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Oral appliances, of the mandibular advancement device (MAD) variety, are an effective treatment for obstructive sleep apnoea (OSA). In recent years, non-inferiority of MAD compared with continuous positive airway pressure (CPAP) in controlling important short-term health outcomes, like blood pressure, has been demonstrated, despite residual mild OSA on MAD treatment.1 2 This equivalent effectiveness is potentially attributable to greater usage and treatment preference for MAD over CPAP which counteracts any inferior efficacy.2
It is well recognised that Apnoea Hypopnea Index (AHI) changes with MAD vary from individual to individual, with some patients achieving major improvement or resolution of OSA, and others left with varying degrees of residual OSA.3 This uncertainty around therapeutic efficacy remains a clinical barrier. Therefore, MADs are generally reserved for second-line therapy in the event of CPAP failure, or preferentially for less severe and/or less obese patients who respond better on average, although these characteristics are of low accuracy in predicting MAD therapeutic response.3 Despite years of interest in clinical prediction tools for MAD treatment outcomes, current methods either lack verifiable utility or feasibility for routine clinical use.4
The success of MAD therapy also depends on clinical expertise and follow-up and quality of the oral device itself. There are numerous device options which vary in sophistication and customisation. The current guideline for MAD therapy recommend a customised, titratable (allowing adjustment to level of mandibular protrusion) device, over a non-custom device.5 However, this is a guideline only, due to limited device comparison trials. For customised MADs, titratable devices have been shown to have better efficacy than fixed, non-adjustable devices.6 Several studies report clear benefits of customised devices over non-customised options.7–9 However, the drawback of customisation is greater financial outlay and optimisation time, which ultimately may not produce the desired outcome in treatment response.
Non-customised or ‘boil and bite’ devices are prefabricated thermoplastic devices which soften on submersion in boiling water to allow the user to impress their teeth, with the impression setting as it cools. These devices are significantly cheaper, particularly as they can be applied outside of dental supervision. Previous studies of various thermoplastic devices with customised comparators have shown lower response rates.7 9 10 Others have found no difference in AHI reduction compared with customised devices, but worse side effects or retention issues with the thermoplastic devices.8 11 Meta-analysis of three cross-over trials found customised MADs produce better efficacy, quality of life improvement and are preferred over thermoplastic MADs.12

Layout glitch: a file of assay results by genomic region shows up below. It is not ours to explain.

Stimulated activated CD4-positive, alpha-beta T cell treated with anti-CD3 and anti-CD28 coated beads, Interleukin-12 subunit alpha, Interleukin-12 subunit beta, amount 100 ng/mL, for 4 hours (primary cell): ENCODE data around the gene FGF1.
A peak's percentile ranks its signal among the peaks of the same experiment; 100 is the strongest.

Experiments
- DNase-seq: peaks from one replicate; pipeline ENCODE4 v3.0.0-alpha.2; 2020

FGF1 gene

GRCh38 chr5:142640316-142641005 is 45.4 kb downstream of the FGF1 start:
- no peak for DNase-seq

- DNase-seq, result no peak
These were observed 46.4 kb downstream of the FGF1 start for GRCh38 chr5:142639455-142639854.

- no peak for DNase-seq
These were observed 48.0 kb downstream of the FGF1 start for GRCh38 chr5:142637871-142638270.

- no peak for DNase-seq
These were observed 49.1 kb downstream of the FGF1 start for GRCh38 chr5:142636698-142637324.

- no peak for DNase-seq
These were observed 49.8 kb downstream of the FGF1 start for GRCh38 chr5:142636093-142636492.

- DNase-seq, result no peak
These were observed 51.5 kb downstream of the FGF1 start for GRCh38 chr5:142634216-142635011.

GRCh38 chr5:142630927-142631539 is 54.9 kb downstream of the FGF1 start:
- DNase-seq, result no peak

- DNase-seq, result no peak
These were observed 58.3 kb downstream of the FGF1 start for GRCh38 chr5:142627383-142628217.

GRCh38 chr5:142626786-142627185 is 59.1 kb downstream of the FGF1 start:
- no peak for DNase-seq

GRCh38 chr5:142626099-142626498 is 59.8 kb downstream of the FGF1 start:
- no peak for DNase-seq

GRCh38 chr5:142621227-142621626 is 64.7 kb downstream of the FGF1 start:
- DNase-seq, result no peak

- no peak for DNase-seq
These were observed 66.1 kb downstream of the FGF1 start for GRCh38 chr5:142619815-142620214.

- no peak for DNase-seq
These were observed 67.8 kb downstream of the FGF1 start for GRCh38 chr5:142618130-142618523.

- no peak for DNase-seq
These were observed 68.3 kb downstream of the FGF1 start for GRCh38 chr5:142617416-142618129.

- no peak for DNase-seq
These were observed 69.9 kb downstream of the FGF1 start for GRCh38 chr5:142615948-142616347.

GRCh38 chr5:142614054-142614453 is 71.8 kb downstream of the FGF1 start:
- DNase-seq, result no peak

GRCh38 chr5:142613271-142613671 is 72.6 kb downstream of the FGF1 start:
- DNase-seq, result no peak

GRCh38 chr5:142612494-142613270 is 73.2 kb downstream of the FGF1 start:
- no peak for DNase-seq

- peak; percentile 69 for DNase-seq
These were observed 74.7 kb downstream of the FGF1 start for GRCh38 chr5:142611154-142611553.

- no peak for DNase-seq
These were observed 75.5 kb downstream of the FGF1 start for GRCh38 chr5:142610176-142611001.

In this issue of Thorax, Pepin and colleagues present a parallel group, non-inferiority trial of two titratable devices: one thermoplastic and one customised acrylic.13 The study recruited CPAP treatment failures or refusers who were non-obese (body mass index <30 kgm2) with moderate–severe OSA (AHI >15). In per protocol analysis, a 1.9% difference in response rates between devices was reported, well within the preset non-inferiority margin of a 20% difference between groups. There were significantly more dropouts for those randomised to the thermoplastic device, and assuming dropouts were non-responders this difference increases to 11.2%, although still within the 20% non-inferiority margin. There was also no difference in a range of largely subjective health outcomes (sleepiness, snoring, health-related quality of life).
In terms of treatment response in this trial, a fairly liberal definition was adopted: either a 50% reduction in AHI from baseline or treatment AHI<10 events/hour. Without a dual requirement for a percentage reduction and meeting an AHI threshold, some marginal improvements could be classified as response. For example, a 50% AHI reduction could still leave a participant with moderate OSA, conversely with a pretreatment AHI of 15, only a 34% AHI reduction is required to drop below 10 and be classified as a responder. Despite this liberal response definition, the overall response rate for the customised MAD in this study was 51.7%. The study methods state a clinical consensus of a 20% non-inferiority margin for response rate between devices being meaningful, based on an expected response rate of 75%. In previous studies specifically in severe patients with OSA (AHI>30), a titratable MAD produced a post-treatment AHI <10 in 60.1%6 and by a liberal response definition of >50% AHI reduction, a 70% response rate.3 Therefore, it would seem the response rate of the comparator customised MAD, encompassing both these response definitions, might be a little low in comparison to the literature, particularly as participants were not obese, with only moderate OSA severity on average. Therefore, potential limitations in comparing performance to other customised devices must be considered.